DNA is an extremely versatile material with which to build biosensors; molecules can be encoded with binding sites specific for proteins of interest, or for other nucleic acids (DNA/RNA), and can be easily modified to contain useful chemical groups such
as fluorophores, biotin or quantum dots. Our lab have been developing biosensors for the detection of DNA-binding proteins (1-2), nucleic acids (3) and pathogens, such as viruses (3) and bacteria.
An example of a novel biosensing strategy we developed was applied to rotaviruses, the single most common cause of fatal and severe childhood diarrheal illness worldwide (>125 million cases annually). Rotavirus shares structural and functional features
with many viruses, such as the presence of segmented double-stranded RNA genomes selectively and tightly packed with a conserved number of transcription complexes in icosahedral capsids. Nascent transcripts exit the capsid through 12 channels, but
it was unknown whether these channels specialize in specific transcripts or simply act as general exit conduits. We thus developed a single-molecule assay for capturing and identifying transcripts extruded from transcriptionally active viral particles.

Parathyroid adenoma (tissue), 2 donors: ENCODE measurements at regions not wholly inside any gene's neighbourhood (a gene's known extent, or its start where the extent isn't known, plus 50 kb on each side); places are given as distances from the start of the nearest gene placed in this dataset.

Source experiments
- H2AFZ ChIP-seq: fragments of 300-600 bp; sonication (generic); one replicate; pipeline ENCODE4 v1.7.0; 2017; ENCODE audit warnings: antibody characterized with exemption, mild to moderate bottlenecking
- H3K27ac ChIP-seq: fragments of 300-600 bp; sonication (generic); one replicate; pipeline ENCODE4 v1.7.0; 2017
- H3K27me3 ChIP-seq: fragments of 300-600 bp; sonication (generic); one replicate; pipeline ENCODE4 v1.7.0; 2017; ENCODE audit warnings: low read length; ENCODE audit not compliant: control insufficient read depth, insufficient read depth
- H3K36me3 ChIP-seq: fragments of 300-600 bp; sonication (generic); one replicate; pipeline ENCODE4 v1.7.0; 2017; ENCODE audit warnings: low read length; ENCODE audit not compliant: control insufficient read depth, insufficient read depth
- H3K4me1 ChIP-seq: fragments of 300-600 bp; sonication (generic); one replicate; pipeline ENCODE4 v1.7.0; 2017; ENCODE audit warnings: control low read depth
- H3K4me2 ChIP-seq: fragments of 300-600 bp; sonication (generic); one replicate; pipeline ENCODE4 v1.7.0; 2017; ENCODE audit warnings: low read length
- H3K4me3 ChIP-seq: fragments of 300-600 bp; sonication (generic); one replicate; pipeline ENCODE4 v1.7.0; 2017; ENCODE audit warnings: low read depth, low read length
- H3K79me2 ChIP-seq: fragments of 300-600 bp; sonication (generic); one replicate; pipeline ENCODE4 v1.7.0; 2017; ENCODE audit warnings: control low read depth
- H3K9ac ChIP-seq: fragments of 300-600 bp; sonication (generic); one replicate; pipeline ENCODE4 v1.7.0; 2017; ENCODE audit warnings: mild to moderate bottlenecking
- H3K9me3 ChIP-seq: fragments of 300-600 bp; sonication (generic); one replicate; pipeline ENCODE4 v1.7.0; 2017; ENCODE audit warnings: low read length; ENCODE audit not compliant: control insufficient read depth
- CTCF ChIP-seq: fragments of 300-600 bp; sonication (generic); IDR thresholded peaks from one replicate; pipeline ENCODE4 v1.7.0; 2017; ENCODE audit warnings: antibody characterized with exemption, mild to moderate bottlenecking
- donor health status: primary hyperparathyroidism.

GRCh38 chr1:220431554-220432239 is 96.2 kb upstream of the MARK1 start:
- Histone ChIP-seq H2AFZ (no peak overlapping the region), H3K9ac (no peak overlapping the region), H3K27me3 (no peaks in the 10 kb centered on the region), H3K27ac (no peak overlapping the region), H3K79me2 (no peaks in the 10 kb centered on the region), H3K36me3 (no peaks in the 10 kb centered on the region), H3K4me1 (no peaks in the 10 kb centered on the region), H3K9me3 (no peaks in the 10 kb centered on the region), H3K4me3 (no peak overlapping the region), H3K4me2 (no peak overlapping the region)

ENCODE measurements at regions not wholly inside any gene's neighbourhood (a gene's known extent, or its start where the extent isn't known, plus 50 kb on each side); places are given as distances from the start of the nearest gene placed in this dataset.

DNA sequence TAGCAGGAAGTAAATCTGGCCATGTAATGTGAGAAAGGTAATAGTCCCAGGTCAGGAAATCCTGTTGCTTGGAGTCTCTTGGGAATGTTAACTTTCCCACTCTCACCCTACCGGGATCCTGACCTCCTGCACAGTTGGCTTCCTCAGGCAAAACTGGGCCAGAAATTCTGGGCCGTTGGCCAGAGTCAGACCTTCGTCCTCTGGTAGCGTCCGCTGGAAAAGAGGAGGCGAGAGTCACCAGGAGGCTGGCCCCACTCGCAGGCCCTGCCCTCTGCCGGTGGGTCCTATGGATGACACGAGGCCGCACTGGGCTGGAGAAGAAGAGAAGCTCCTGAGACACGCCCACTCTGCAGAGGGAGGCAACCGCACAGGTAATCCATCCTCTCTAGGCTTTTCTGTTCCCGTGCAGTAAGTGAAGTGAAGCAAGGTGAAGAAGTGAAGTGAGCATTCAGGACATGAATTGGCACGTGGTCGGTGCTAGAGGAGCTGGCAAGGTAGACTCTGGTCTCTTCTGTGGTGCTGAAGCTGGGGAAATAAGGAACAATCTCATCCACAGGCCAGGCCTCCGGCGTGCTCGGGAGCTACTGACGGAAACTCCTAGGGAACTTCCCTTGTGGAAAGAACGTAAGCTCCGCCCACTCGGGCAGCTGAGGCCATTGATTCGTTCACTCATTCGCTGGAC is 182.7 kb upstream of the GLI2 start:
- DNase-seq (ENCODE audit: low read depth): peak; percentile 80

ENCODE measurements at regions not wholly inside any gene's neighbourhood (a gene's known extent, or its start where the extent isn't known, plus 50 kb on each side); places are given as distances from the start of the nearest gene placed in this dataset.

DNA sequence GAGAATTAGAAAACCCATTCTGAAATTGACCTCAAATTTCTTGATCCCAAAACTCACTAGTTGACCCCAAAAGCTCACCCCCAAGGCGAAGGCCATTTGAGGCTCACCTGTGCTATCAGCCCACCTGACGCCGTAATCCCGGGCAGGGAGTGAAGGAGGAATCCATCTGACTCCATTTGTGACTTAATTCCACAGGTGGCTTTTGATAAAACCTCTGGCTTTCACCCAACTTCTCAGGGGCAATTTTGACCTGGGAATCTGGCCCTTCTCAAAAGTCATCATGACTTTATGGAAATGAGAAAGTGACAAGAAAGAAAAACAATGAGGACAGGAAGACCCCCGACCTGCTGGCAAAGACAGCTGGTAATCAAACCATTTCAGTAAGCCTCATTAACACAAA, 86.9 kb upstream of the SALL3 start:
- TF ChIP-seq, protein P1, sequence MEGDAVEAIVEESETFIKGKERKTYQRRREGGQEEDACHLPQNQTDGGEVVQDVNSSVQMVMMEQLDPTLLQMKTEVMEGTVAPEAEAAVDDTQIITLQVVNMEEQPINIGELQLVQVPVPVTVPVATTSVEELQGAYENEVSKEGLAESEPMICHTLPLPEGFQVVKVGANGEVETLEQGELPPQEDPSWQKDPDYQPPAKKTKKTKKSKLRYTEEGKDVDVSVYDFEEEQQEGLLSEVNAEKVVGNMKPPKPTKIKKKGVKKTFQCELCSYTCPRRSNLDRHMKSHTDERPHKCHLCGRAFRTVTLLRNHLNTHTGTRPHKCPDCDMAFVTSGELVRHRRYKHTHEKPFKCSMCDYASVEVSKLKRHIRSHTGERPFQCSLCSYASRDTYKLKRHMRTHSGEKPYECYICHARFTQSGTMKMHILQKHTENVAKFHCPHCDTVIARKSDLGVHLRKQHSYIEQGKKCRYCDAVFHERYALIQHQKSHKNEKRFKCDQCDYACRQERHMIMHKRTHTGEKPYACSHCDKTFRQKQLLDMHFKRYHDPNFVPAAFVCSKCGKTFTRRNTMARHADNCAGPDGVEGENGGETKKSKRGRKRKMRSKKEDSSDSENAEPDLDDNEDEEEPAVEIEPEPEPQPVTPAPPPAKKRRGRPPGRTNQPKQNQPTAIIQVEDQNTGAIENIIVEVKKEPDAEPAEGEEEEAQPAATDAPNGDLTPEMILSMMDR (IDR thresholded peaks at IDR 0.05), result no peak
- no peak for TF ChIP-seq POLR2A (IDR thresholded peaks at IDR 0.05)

Our findings supported a model in which each channel specializes in extruding transcripts of a specific segment that in turn is linked to a single transcription complex. Our approach can be extended to study other viruses and transcription systems.
A further project in the lab focuses on the development of a novel biosensing assay for the rapid detection of influenza virus particles in biologically complex samples. This assay makes use of fluorescently-labelled aptamers, which are short strands
of DNA that are selected to bind with a high affinity and degree of specificity to a particular biological target.
The lab is also developing new imaging assays that contribute to the fight against the growing threat of antimicrobial resistance.
Capturing Rotavirus particles containing specific RNA prior to release, as well as specific released RNAs. Capturing is done through a biotinylated probe, whereas the identity of the RNA is determined using a single-molecule FRET signal developed between two DNA probes that hybridize with the specific Rotavirus RNA.
- Lymperopoulos K, Crawford R, Torella JP, Heilemann M, Hwang LC, Holden SJ, and Kapanidis AN. Single-molecule DNA biosensors for protein and ligand detection. Angew. Chem. 2010, 49 (7), pp.1316-1320.
- Crawford R, Kelly DJ, Kapanidis AN. A Protein Biosensor That Relies on Bending of Single DNA Molecules. ChemPhysChem. 2012, 13 (4), pp.918-922.
- Periz J, Celma C, Jing B, Pinkney JN, Roy P, Kapanidis AN, Rotavirus mRNAS are released by transcript-specific channels in the double-layered viral capsid, PNAS, 2013; 110, 12042–12047.